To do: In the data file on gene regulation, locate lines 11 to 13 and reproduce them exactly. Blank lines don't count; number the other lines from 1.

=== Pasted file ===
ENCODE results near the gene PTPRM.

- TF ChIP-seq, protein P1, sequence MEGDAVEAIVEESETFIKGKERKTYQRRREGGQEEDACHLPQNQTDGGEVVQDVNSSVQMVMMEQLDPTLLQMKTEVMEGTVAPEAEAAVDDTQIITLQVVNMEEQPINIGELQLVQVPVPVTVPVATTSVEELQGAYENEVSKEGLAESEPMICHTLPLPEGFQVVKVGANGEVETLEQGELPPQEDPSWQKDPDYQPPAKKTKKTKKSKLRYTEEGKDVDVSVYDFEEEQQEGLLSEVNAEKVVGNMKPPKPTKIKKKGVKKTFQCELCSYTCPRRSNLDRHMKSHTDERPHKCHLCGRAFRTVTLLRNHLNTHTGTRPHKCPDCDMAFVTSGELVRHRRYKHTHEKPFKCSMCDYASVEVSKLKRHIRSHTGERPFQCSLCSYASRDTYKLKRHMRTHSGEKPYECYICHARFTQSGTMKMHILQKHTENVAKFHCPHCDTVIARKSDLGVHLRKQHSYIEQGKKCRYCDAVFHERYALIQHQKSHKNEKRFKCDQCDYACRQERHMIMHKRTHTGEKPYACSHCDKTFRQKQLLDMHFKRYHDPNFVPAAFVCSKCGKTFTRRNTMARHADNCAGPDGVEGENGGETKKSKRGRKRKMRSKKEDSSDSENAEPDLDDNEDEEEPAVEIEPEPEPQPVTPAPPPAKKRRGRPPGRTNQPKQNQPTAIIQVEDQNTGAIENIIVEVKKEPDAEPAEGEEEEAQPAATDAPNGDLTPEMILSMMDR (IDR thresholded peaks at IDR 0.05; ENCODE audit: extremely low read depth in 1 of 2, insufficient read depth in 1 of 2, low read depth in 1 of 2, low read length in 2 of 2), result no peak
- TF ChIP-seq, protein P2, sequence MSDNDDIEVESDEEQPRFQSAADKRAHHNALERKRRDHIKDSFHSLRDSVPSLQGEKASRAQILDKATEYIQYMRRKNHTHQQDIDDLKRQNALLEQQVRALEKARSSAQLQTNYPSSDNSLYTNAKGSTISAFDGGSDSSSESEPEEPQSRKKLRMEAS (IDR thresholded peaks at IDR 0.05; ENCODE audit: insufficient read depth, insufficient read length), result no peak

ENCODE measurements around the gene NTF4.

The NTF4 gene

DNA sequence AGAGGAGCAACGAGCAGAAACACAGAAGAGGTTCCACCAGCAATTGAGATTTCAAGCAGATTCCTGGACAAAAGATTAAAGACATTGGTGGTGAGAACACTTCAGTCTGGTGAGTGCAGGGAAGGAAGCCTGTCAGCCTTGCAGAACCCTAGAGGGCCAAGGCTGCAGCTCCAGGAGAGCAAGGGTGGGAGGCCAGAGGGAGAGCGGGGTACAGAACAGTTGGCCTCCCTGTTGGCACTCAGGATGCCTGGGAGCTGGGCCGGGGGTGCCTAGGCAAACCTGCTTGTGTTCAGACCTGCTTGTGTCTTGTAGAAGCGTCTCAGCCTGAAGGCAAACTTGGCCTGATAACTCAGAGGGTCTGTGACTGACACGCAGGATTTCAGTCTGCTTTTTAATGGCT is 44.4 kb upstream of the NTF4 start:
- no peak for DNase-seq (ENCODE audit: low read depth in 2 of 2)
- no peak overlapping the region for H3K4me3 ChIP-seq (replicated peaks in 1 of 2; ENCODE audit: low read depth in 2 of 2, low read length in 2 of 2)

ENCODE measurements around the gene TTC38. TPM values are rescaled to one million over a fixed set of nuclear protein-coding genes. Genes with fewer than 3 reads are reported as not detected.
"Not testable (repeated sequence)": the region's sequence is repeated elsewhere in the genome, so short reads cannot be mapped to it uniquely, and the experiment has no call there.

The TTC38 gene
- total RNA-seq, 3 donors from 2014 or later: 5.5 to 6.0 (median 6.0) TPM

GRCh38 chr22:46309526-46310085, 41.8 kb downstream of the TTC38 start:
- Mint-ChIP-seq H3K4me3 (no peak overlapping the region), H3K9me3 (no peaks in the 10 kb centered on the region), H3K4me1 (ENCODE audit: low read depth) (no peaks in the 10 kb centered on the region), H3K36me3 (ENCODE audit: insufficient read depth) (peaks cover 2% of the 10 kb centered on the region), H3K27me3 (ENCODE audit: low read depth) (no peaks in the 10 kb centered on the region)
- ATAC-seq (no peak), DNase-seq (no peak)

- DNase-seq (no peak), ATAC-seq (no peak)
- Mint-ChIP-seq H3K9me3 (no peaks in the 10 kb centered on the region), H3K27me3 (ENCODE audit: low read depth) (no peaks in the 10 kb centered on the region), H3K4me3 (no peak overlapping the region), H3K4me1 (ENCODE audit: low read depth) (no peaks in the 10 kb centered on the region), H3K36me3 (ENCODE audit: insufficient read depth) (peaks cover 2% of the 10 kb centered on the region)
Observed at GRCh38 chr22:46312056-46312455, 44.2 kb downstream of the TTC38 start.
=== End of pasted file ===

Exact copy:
The TTC38 gene
- total RNA-seq, 3 donors from 2014 or later: 5.5 to 6.0 (median 6.0) TPM

GRCh38 chr22:46309526-46310085, 41.8 kb downstream of the TTC38 start: